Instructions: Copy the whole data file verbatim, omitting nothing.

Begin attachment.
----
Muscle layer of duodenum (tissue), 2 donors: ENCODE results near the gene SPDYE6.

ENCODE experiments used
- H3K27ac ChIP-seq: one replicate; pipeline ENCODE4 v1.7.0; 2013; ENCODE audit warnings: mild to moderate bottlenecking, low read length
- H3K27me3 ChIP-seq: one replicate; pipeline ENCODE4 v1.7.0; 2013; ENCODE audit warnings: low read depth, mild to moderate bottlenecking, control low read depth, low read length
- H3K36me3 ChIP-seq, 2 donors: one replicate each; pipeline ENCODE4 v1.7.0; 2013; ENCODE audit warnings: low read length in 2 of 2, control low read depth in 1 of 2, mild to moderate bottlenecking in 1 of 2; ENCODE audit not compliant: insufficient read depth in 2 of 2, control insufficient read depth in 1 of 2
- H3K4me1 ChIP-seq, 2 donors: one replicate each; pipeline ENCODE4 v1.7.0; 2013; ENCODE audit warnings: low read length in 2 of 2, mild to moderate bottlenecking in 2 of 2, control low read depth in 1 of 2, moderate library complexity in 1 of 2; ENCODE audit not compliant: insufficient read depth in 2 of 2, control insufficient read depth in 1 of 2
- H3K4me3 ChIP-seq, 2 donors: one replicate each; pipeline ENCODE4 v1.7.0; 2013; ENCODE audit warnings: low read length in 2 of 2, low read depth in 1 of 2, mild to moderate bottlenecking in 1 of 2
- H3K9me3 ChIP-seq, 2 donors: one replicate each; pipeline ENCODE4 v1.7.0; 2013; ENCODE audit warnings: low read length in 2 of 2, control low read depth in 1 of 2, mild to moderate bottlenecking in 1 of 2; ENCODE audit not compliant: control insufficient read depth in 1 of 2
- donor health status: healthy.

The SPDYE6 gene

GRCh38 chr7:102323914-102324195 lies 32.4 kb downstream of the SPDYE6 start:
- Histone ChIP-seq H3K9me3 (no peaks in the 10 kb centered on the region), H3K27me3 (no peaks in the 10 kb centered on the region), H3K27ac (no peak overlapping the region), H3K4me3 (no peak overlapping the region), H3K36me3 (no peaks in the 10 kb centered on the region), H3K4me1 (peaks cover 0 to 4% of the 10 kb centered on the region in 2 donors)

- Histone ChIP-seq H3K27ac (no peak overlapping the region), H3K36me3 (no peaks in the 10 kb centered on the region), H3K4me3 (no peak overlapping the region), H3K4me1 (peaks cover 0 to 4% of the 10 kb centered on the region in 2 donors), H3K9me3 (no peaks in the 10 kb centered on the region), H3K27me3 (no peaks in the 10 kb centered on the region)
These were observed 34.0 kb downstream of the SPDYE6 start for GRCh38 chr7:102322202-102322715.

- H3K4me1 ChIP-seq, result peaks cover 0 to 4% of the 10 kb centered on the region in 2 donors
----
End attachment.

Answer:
Muscle layer of duodenum (tissue), 2 donors: ENCODE results near the gene SPDYE6.

ENCODE experiments used
- H3K27ac ChIP-seq: one replicate; pipeline ENCODE4 v1.7.0; 2013; ENCODE audit warnings: mild to moderate bottlenecking, low read length
- H3K27me3 ChIP-seq: one replicate; pipeline ENCODE4 v1.7.0; 2013; ENCODE audit warnings: low read depth, mild to moderate bottlenecking, control low read depth, low read length
- H3K36me3 ChIP-seq, 2 donors: one replicate each; pipeline ENCODE4 v1.7.0; 2013; ENCODE audit warnings: low read length in 2 of 2, control low read depth in 1 of 2, mild to moderate bottlenecking in 1 of 2; ENCODE audit not compliant: insufficient read depth in 2 of 2, control insufficient read depth in 1 of 2
- H3K4me1 ChIP-seq, 2 donors: one replicate each; pipeline ENCODE4 v1.7.0; 2013; ENCODE audit warnings: low read length in 2 of 2, mild to moderate bottlenecking in 2 of 2, control low read depth in 1 of 2, moderate library complexity in 1 of 2; ENCODE audit not compliant: insufficient read depth in 2 of 2, control insufficient read depth in 1 of 2
- H3K4me3 ChIP-seq, 2 donors: one replicate each; pipeline ENCODE4 v1.7.0; 2013; ENCODE audit warnings: low read length in 2 of 2, low read depth in 1 of 2, mild to moderate bottlenecking in 1 of 2
- H3K9me3 ChIP-seq, 2 donors: one replicate each; pipeline ENCODE4 v1.7.0; 2013; ENCODE audit warnings: low read length in 2 of 2, control low read depth in 1 of 2, mild to moderate bottlenecking in 1 of 2; ENCODE audit not compliant: control insufficient read depth in 1 of 2
- donor health status: healthy.

The SPDYE6 gene

GRCh38 chr7:102323914-102324195 lies 32.4 kb downstream of the SPDYE6 start:
- Histone ChIP-seq H3K9me3 (no peaks in the 10 kb centered on the region), H3K27me3 (no peaks in the 10 kb centered on the region), H3K27ac (no peak overlapping the region), H3K4me3 (no peak overlapping the region), H3K36me3 (no peaks in the 10 kb centered on the region), H3K4me1 (peaks cover 0 to 4% of the 10 kb centered on the region in 2 donors)

- Histone ChIP-seq H3K27ac (no peak overlapping the region), H3K36me3 (no peaks in the 10 kb centered on the region), H3K4me3 (no peak overlapping the region), H3K4me1 (peaks cover 0 to 4% of the 10 kb centered on the region in 2 donors), H3K9me3 (no peaks in the 10 kb centered on the region), H3K27me3 (no peaks in the 10 kb centered on the region)
These were observed 34.0 kb downstream of the SPDYE6 start for GRCh38 chr7:102322202-102322715.

- H3K4me1 ChIP-seq, result peaks cover 0 to 4% of the 10 kb centered on the region in 2 donors